1. Development of structure-property relationships of the photophysical properties of d10 transition metal complexes, by
       a) Establishment of new π chromophore ligands for d10 metal compounds
       b) Development of the photophysics of d10 metal-carbene complexes
       c) Investigation of metallophilic interactions in excited states
  2. Transfer of the findings to material science applications
  3. Development of new photocatalytic systems

Examples of current projects

I) Highly efficient (chiroptical) (NIR-)emitter

Schematische Illustration © An­dre­as Steffen​/​TU Dort­mund

The development of near-infrared emitters is of great importance for the tele- and quantum com­mu­ni­cation sector. Phosphorescent triplet states of metal complexes are particularly suitable in the device area because their energy is generally lower than that of excited fluorescent singlet states. In the NIR, however, non-radiative deactivation is usually faster than luminescence. Therefore, we investigate rigid (chiral) ligands with low energy LUMOs for effective MLCT with high spin-orbit coupling or very efficient TADF. We test suitable candidate compounds with high radiation constants and moderate to good quantum yields in plasmon resonance structures as non-classical single photon sources.

J. Am. Chem. Soc. 2020, 142, 8897
Angew. Chem. Int. Ed. 2015, 54, 1570
Inorg. Chem. 2017, 56, 8996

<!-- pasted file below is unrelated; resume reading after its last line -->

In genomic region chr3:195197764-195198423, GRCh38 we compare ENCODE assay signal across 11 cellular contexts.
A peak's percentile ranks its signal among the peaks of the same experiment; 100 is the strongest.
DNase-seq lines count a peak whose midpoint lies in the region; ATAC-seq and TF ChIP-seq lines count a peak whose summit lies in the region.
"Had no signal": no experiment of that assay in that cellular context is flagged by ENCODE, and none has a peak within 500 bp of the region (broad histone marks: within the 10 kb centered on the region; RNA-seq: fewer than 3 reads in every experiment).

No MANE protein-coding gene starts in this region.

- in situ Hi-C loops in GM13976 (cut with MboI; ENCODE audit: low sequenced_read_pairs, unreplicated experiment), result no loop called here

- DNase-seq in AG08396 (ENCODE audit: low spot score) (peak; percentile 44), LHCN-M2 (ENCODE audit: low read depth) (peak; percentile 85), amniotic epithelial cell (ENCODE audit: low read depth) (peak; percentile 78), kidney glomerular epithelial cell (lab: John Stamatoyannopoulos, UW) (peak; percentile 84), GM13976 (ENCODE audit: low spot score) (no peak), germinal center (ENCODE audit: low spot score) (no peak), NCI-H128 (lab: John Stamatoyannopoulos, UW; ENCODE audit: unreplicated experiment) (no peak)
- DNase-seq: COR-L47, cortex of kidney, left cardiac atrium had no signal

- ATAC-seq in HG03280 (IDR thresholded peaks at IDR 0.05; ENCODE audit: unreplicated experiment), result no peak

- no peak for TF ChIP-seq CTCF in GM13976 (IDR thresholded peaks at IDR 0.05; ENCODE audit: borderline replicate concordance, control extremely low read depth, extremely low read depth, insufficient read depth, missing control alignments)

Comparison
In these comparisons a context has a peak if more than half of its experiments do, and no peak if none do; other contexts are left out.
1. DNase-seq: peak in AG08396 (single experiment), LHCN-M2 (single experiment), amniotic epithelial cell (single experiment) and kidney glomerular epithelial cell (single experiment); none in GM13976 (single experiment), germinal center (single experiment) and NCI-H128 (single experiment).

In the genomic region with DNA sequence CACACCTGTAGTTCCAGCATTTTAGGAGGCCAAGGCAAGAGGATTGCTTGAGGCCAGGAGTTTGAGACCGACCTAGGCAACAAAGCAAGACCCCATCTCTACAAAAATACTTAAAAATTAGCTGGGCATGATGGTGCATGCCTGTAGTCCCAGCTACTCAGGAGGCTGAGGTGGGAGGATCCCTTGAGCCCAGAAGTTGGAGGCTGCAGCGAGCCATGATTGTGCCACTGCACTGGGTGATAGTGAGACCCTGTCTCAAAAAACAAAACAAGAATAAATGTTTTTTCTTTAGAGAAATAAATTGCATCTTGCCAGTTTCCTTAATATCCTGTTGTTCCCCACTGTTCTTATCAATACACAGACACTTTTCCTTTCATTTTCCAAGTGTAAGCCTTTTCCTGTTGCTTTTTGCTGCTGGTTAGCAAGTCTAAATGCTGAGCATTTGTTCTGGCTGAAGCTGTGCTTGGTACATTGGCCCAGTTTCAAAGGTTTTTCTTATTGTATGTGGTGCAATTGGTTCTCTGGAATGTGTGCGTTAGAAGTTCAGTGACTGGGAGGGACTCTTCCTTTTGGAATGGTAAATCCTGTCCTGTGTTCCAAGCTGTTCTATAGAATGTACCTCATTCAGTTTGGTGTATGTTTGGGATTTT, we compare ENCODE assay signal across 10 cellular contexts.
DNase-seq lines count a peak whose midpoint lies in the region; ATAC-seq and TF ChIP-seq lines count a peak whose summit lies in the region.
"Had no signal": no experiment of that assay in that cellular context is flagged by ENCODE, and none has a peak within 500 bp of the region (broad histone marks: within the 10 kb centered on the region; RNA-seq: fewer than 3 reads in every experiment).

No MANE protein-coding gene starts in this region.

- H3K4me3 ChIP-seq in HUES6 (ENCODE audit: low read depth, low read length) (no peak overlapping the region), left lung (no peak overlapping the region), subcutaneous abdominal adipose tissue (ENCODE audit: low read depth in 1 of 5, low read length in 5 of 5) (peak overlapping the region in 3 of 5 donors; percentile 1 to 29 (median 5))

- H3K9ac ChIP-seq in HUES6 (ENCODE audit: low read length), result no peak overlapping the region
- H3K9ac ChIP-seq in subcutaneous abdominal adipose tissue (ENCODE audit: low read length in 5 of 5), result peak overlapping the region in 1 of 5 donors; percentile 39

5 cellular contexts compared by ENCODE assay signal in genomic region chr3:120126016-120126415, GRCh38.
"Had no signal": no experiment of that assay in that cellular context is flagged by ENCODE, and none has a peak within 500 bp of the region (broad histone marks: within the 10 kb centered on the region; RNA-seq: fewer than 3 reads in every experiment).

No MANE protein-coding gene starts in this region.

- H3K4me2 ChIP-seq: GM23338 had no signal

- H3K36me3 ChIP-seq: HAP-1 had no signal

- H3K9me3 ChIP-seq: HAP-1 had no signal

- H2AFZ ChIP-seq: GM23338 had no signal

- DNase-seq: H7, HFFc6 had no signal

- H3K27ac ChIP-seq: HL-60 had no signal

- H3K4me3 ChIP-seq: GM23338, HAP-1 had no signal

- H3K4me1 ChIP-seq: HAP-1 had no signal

Chem. Eur. J. 2017, 23, 2206

II) Cooperative ef­fects in multi-metal complexes

Schematische Illustration © An­dre­as Steffen​/​TU Dort­mund

Metallophilic interactions allow the participation of several metal centers in the excited state, increasing the operative spin-orbit coupling for efficient triplet emission, thus accelerating triplet emission via phosphorescence or the TADF process. In addition, multiple, not fully equilibrated excited states can lead to dual emission and allow the de­sign of white light emitters. In this proj­ect we investigate the structural parameters of multimetal complexes in the ground state and their influence on luminescence.

Chem. Commun. 2016, 52, 2932
Chem. Commun. 2015, 52, 5019
Angew. Chem. Int. Ed. 2016, 55, 10507
Chem. Eur. J. 2017, 23, 11684

III) Stimulus-responsive phosphorescent materials

Schematische Illustration © An­dre­as Steffen​/​TU Dort­mund

Luminescent materials that react to an external stimulus such as mechanical stress by changing photophysical properties (light color, efficiency, lifetime, polarization) can be used as sensors, data storage and molecular switches. While fluorescence emitters are well established in this respect, there are no suitable de­sign criteria for phosphorescent responsive systems so far. We were able to establish a simple new mechanochromic phosphorescence mechanism in the literature, based on the reversible contact pairing of a cationic metal complex with its counterion. Currently, we are in­ves­ti­gat­ing different low-coordinated metal complexes and the influence of the anions as a function of their shape and size on the change of properties.

Angew. Chem. Int. Ed. 2018, 57, 13671

IV) Bimetallic photocatalysts for hydroelementation reactions